By Ingfei Chen Each year, according to the U.S. Department of Agriculture, roughly 820,800 guinea pigs, dogs, cats, and other animals covered by the Animal Welfare Act are used in research in the U.S.; of those, about 71,370 are subjected to unalleviated pain. These stats don’t track the millions of mice and rats that are used in lab experiments and excluded from the animal protection law (although the rodents are covered by other federal regulations). Scientists and their institutions say they’re committed to keeping pain or distress to a minimum in lab animals where they can. But how do you know how much pain a mouse or a zebrafish feels? And who decides how much pain is too much? “We know if they’re in really bad pain, as much as they want a nice nest, they’re not gonna put the work into doing that.” The issue of animal suffering was in the headlines earlier this year, when landlocked Switzerland banned the culinary practice of boiling lobsters alive. No one knows for sure whether these big-clawed crustaceans, equipped with only a rudimentary nervous system, experience pain. Nonetheless, Swiss authorities now require stunning lobsters in a humane way before tossing them into the pot. I read of this milestone in crustacean rights with bemused fascination and anthropomorphic cringing, as I imagined the lobster’s hypothetical plight. But the Swiss move also made me wonder how scientists measure and deal with animal pain in research studies. Experiments that use critters to simulate human illness or injury are stepping stones to the medical treatments we all use. Yet, the benefits we reap must outweigh the costs to animal welfare for those sacrifices to be justified, ethicists and animal advocates say. Copyright 2018 Undark

Keyword: Animal Rights; Pain & Touch
Link ID: 25061 - Posted: 06.06.2018

By Maggie Koerth-Baker If an animal is smart enough, should we treat it like a human? An abstract question, but one that found its way into a courtroom recently. A case bidding for consideration by the New York State Court of Appeals sought to extend the legal concept of habeas corpus — which allows a person to petition a court for freedom from unlawful imprisonment — to cover two privately-owned chimpanzees. The case for giving the chimps a human right like freedom from unlawful incarceration is based on their similarity to humans — they can think, feel and plan, argue the people bringing the case on behalf of the chimpanzees, so shouldn’t they have some guarantees of liberty? The court declined to hear the case, but one judge did say that some highly intelligent animals probably should be treated more like people and less like property. It’s just one judge, but you hear this kind of thing a lot from animal rights activists. The Nonhuman Rights Project, the nonprofit behind the habeas corpus lawsuit, has a stated goal of securing increased, human-like rights for great apes, elephants, dolphins and whales — highly intelligent, charismatic mammals. So, does a chimpanzee deserve more rights than, say, a pigeon? The logic that leads to “yes” is clear enough, but putting it into practice would be tough, scientists say. Because when it comes to measuring intelligence, we’re actually a little dumb. One of the problems: Animals don’t stack up the way you’d expect. “[Pigeons have] knocked our socks off in our own lab and other people’s labs in terms of what they can do,” said Edward Wasserman, a professor of experimental psychology at the University of Iowa. “Pigeons can blow the doors off monkeys in some tasks.” Experts who study animal intelligence across species say we can’t rank animals by their smarts — scientists don’t even try anymore — which means there’s no objective way to determine which animals would deserve more human-like rights.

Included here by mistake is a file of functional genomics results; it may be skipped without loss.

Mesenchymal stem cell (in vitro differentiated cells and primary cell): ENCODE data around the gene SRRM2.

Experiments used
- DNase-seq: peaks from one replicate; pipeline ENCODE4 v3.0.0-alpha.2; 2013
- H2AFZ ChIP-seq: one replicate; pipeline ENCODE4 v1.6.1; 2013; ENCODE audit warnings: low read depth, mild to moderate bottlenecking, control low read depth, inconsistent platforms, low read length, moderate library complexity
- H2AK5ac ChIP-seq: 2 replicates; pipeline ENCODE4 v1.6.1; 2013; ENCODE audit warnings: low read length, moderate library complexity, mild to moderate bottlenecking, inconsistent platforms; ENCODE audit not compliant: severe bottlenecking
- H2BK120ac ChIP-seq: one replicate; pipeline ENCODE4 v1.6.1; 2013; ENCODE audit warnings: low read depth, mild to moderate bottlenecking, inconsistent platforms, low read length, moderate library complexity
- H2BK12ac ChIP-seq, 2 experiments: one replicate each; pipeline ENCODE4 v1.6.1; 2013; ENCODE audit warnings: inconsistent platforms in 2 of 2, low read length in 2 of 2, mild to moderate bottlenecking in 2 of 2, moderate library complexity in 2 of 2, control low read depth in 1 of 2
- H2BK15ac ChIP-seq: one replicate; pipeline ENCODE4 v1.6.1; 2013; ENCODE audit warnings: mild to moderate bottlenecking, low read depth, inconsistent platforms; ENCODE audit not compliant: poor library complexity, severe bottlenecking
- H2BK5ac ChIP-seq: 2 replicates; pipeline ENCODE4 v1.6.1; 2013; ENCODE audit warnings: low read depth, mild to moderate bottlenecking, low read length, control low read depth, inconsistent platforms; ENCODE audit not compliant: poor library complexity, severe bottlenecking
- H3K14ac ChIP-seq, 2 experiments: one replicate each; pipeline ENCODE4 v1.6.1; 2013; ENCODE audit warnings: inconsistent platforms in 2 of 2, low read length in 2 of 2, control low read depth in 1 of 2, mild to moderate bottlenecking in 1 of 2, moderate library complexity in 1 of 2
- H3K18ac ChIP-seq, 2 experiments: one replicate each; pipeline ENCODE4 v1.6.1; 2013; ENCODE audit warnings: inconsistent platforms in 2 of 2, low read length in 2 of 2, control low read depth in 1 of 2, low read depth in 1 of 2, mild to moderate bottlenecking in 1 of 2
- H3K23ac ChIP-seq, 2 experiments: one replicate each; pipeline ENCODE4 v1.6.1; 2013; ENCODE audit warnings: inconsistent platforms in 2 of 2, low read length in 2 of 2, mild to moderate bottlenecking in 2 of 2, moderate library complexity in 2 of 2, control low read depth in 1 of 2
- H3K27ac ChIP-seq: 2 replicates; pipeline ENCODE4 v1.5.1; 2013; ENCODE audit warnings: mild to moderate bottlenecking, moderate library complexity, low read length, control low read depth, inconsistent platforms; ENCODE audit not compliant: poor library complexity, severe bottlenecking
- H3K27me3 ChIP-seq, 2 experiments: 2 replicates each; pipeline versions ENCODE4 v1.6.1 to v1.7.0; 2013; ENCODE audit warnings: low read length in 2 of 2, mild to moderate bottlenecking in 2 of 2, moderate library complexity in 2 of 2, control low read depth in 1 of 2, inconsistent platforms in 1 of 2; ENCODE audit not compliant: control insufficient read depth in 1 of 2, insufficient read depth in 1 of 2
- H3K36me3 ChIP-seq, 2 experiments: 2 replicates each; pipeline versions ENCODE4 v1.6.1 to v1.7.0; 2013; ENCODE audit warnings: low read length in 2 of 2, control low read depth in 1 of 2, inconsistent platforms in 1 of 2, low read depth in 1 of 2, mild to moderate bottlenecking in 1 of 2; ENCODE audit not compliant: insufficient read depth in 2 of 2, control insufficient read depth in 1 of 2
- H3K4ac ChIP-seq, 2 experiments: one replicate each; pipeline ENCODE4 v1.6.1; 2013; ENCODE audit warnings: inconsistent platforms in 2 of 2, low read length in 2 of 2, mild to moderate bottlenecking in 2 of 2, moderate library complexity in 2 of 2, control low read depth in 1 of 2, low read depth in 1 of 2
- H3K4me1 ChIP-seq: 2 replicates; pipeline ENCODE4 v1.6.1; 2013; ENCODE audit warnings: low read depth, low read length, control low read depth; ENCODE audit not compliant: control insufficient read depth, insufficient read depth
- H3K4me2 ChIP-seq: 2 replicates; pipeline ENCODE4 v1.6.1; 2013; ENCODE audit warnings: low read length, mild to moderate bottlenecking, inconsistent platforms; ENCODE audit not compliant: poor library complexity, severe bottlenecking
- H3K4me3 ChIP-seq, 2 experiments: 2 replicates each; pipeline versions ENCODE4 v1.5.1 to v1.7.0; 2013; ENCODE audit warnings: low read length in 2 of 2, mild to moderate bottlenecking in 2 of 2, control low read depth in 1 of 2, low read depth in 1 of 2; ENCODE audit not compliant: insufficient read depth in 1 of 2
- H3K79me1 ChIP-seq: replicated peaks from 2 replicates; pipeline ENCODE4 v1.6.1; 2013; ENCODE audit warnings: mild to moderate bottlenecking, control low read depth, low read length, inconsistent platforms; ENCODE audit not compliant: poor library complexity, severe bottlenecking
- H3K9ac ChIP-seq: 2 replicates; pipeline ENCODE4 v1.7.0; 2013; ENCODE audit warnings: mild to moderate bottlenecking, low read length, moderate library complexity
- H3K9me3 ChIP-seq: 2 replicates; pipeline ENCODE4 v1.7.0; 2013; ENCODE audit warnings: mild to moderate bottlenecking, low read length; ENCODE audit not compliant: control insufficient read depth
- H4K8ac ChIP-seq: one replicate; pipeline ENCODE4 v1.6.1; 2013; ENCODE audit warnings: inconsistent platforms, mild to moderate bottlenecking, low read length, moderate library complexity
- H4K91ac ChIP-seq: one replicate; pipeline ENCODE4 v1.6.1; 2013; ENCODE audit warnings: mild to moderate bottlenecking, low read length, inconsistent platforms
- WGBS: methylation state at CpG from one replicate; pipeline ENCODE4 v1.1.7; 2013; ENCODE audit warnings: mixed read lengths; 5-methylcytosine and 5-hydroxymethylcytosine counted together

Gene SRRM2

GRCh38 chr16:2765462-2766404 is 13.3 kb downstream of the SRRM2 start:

Keyword: Evolution; Animal Rights
Link ID: 25047 - Posted: 06.01.2018

Alison Abbott Scientists at one of Germany’s leading neuroscience institutes say that their employer, the Max Planck Society (MPS), is failing in its responsibility to defend the institute’s scientists against efforts by animal-rights activists to disrupt research. The criticisms are outlined in two letters to MPS leadership seen by Nature, and in interviews with scientists. They relate to the MPS’s handling of a struggle between animal-rights activists and Nikos Logothetis, a world-renowned neuroscientist who has been a director at the Max Planck Institute for Biological Cybernetics (MPI-Biocyb) in Tübingen since 1996. An expert in visual reception, Logothetis studies how the brain makes sense of the world, and used to run a primate laboratory at MPI-Biocyb. The MPS, which has an annual public budget of €1.8 billion (US$2.1 billion), is Germany’s most prestigious research organization, and runs 84 research institutes and facilities. The struggle began in September 2014, when a German television channel aired footage taken by an undercover animal-welfare activist who had infiltrated Logothetis’s lab, purporting to show mistreatment of research monkeys. Death threats and insults to Logothetis and his family followed — and in 2015, Logothetis decided to wind down his primate lab and replace it with a rodent facility. Events came to a head on 20 February this year, when Logothetis was indicted for allegedly violating animal-protection laws, after an animal-welfare group made complaints to police on the basis of the 2014 footage. Logothetis denies the charges. A trial date has not yet been set. © 2018 Macmillan Publishers Limited,

Keyword: Animal Rights
Link ID: 25039 - Posted: 05.31.2018